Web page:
Have you noticed the increase in the number of athletes now wearing strips of wide tape on their arms and legs? A number of Olympic athletes wore it, and if you watch the NBA playoffs you will see players wearing this tape as well. If you’re not familiar with what I’m talking about the product is called KT Tape, and it is designed to relieve pain while supporting muscles, tendons, and ligaments. Does this product actually work? The answer to that question, similar to questions about other popular sport-performance products, is that it’s a very complex question and near impossible to truly know.
Athletes always look to get an edge
Having been around sports all my life one thing I can say for certain is that competitive athletes are always looking to get an edge on the competition. What this means, generally speaking, is that athletes will examine new and different training styles and products to see if they can enhance training, and therefore allow athletes to reach new personal milestones in performance. Having a mindset to find ways to work smarter, not harder, isn’t a bad thing, but it does invite a new variable to the equation that often skews rational, objective thinking: Hope. When we become hopeful things will work, our minds become vulnerable because we begin working entirely from emotion, not logic — and it is at this precise mindset where we can be easily fooled and mislead.
When it comes to athletic performance products, athletes have a long list of products once thought to make a difference, but in reality did not have any real performance-improving qualities. Still, athletes have sworn by products in the past that they feel have helped them perform better, even in cases where scientific studies on efficacy showed no difference when compared to other random training methods. Could there actually be performance-enhancing qualities research studies have missed? Or are athletes being untruthful when they claim a product works, when really it doesn’t?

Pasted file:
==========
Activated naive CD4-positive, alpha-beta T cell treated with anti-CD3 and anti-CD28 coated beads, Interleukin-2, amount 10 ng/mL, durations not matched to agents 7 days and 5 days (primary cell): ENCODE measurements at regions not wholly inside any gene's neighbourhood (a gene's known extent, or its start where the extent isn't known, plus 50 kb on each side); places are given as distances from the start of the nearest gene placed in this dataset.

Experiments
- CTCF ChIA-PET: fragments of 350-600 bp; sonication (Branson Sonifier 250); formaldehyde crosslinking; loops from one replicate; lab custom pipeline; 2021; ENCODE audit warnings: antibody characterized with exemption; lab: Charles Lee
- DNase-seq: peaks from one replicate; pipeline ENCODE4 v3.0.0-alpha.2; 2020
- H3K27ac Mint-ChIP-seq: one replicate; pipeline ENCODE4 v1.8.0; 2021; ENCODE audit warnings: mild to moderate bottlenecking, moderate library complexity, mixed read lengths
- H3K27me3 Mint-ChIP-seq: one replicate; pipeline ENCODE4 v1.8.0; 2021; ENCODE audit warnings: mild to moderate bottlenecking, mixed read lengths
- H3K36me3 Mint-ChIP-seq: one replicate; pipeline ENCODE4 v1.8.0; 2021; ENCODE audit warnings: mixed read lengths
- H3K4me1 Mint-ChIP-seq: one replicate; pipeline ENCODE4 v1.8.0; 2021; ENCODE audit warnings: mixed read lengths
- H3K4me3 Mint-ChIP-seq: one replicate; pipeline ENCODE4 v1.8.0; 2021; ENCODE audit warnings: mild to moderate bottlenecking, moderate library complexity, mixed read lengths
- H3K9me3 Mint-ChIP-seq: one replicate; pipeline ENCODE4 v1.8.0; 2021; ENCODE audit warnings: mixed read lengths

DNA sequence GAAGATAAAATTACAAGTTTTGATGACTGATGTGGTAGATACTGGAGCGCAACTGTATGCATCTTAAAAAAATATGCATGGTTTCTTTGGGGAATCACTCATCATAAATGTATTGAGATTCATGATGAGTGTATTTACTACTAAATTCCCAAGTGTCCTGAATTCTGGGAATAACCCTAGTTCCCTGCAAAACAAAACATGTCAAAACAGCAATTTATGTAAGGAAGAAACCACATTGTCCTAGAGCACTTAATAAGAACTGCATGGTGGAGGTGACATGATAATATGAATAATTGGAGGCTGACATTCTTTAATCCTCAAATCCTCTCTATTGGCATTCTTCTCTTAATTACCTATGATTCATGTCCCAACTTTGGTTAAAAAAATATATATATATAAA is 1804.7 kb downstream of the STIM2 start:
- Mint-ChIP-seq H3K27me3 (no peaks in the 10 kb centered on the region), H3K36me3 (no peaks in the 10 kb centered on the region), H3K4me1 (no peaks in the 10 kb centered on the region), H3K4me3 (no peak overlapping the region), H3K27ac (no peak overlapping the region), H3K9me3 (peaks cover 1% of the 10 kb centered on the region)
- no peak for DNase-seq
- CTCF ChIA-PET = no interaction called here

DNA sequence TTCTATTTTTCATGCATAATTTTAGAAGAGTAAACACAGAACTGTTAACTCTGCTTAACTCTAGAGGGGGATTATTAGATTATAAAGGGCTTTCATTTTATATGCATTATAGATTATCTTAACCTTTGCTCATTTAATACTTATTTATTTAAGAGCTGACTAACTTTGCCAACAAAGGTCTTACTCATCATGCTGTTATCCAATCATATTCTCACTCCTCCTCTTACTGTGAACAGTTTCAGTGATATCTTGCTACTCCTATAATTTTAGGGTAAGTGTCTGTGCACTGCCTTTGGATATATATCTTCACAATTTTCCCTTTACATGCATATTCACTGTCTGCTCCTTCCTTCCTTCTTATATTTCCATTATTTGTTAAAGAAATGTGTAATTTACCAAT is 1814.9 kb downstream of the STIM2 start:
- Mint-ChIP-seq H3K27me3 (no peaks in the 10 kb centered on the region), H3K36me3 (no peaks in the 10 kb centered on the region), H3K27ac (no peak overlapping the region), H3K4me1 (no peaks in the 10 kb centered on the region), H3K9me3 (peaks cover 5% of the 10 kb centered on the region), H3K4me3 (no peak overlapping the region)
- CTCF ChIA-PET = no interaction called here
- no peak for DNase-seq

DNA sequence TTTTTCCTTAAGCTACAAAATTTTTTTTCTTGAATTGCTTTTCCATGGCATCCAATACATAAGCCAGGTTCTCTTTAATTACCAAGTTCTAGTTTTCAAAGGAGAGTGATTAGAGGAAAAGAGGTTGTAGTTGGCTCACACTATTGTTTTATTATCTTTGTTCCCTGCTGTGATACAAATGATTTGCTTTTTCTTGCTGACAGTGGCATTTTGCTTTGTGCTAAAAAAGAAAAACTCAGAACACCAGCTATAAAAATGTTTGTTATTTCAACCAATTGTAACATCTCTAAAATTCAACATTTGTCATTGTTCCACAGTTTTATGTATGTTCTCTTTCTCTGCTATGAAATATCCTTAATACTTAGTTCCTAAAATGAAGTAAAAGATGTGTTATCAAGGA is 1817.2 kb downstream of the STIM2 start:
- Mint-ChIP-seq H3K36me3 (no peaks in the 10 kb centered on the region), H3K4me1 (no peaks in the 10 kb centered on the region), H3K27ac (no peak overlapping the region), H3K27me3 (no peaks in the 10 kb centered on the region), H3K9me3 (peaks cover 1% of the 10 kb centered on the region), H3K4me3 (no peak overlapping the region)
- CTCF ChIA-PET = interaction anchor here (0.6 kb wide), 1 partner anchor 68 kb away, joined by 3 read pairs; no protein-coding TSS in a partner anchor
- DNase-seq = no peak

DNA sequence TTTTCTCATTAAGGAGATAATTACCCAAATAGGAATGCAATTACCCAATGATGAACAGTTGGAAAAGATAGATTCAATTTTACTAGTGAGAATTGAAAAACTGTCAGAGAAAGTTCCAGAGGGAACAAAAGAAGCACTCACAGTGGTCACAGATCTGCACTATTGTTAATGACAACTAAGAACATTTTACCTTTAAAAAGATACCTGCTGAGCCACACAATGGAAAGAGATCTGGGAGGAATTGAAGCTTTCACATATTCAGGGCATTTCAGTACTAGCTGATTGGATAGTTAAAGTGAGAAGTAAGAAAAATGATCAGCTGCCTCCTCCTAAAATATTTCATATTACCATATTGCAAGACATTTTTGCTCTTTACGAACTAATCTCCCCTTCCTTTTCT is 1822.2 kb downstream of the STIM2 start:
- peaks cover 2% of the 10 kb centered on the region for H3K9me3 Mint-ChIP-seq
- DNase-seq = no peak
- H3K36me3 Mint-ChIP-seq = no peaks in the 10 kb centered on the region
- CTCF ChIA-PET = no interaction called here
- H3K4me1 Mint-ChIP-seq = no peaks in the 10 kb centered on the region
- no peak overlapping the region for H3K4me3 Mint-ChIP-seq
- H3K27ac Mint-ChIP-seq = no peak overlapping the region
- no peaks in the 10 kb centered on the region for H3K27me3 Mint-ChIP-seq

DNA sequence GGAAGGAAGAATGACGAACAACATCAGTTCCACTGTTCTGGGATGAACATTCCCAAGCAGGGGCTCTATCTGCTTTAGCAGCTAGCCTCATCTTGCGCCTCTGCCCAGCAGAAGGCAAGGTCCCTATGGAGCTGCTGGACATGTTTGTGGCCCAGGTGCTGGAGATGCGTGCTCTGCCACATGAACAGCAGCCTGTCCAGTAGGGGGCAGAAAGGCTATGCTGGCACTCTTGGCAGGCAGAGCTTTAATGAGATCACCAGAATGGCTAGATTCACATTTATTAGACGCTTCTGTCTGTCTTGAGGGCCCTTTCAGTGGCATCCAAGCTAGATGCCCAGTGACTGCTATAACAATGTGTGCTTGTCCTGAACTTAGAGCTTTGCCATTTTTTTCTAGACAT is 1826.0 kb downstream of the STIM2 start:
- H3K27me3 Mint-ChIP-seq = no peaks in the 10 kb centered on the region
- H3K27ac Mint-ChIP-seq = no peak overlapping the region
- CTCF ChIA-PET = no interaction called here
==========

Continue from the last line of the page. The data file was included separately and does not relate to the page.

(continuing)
Or could the answer relating to sport performance products and be something completely different, and more complex?
A closer look at how we determine if something “works”
As human beings we like to learn about cause-effect relationships, as these discoveries allow us to perform better and more efficiently, as well as minimize mistakes and save time. For example, if we learn that wearing KT Tape minimizes risk of injury, then it makes a lot of sense to find ways to use KT Tape when competing. The problem, however, is making the leap that simply because two things happen at the same time (a correlation), that one actually causes the other (cause-effect). For example, an athlete who wears KT Tape might not experience an injury while competing, but do we know for certain that the tape caused this positive outcome to occur? While it is possible the tape helped prevent injuries, several other competing reasons should also be considered:
- The decrease in injuries occurred simply by chance.
- Because the athlete believed in the tape, he/she played with more confidence, less anxiety, and experienced fewer injuries as a result. In this example the tape didn’t cause the injury reduction, but the belief in the tape did (a placebo effect*).